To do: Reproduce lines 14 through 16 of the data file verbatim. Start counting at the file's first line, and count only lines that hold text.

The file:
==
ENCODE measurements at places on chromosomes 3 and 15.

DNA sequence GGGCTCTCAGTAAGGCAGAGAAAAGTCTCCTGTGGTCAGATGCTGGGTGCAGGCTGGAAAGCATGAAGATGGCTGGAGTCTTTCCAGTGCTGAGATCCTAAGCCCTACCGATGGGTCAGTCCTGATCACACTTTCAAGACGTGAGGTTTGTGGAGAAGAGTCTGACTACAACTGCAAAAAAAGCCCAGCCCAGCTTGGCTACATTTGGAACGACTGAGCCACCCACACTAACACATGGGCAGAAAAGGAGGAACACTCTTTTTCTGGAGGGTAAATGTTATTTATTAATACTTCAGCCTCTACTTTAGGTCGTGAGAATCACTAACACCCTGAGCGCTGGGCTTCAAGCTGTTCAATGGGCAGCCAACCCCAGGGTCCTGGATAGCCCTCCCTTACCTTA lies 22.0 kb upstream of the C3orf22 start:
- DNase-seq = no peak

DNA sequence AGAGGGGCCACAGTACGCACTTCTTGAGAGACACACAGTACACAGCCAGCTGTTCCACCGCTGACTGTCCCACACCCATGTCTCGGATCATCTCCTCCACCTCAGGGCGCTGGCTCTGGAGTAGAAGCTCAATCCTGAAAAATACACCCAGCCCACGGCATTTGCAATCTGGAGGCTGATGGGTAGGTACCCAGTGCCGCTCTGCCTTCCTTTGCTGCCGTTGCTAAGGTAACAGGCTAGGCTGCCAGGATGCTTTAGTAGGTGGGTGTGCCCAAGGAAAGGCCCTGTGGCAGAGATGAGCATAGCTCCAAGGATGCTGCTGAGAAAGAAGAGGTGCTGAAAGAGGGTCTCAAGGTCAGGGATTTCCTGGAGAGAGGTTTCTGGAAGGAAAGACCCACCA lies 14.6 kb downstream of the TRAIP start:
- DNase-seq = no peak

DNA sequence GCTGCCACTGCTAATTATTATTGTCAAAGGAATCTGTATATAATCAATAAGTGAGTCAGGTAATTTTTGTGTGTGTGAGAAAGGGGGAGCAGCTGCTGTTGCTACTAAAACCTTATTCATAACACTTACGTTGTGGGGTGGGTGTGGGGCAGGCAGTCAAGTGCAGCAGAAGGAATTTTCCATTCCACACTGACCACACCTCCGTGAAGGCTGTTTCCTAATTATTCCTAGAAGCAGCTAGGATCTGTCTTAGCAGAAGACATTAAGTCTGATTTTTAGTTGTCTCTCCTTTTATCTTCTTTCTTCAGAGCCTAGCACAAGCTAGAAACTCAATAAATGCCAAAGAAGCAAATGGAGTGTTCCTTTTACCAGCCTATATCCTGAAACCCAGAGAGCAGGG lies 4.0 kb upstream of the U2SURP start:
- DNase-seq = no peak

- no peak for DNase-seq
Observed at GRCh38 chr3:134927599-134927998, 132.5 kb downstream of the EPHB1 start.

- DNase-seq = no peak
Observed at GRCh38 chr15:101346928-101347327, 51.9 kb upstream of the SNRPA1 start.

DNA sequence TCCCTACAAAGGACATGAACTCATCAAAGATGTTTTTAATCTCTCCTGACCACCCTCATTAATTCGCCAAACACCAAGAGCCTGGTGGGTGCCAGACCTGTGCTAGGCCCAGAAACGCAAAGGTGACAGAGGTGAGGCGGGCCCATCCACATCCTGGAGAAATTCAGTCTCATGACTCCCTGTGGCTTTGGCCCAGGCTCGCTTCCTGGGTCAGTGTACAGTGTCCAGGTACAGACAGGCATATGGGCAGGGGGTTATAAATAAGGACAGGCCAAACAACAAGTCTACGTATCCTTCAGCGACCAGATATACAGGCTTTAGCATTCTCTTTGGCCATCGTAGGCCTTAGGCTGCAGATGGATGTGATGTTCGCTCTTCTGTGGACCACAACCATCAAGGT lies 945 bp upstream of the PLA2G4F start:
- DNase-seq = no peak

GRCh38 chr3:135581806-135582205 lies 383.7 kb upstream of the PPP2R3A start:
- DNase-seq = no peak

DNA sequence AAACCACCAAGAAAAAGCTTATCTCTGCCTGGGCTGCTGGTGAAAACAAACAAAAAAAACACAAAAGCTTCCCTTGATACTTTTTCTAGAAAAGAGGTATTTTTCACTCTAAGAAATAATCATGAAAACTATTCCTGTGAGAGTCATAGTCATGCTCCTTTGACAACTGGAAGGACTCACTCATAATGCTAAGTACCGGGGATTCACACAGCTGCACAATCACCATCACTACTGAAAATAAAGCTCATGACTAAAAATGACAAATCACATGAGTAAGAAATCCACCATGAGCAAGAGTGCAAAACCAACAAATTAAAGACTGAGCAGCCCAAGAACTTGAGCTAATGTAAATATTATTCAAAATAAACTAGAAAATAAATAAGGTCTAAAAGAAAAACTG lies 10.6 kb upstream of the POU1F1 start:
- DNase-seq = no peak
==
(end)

GRCh38 chr3:135581806-135582205 lies 383.7 kb upstream of the PPP2R3A start:
- DNase-seq = no peak

DNA sequence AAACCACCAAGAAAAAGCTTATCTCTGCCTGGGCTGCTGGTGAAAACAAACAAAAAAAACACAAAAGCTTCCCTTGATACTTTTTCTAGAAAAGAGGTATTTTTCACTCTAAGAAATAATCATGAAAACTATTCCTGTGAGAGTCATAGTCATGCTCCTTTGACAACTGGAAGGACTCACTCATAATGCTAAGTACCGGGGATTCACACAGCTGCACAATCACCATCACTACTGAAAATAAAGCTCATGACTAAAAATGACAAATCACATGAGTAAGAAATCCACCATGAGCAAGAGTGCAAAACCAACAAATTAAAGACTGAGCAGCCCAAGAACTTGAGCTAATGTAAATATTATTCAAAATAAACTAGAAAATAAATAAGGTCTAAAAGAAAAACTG lies 10.6 kb upstream of the POU1F1 start: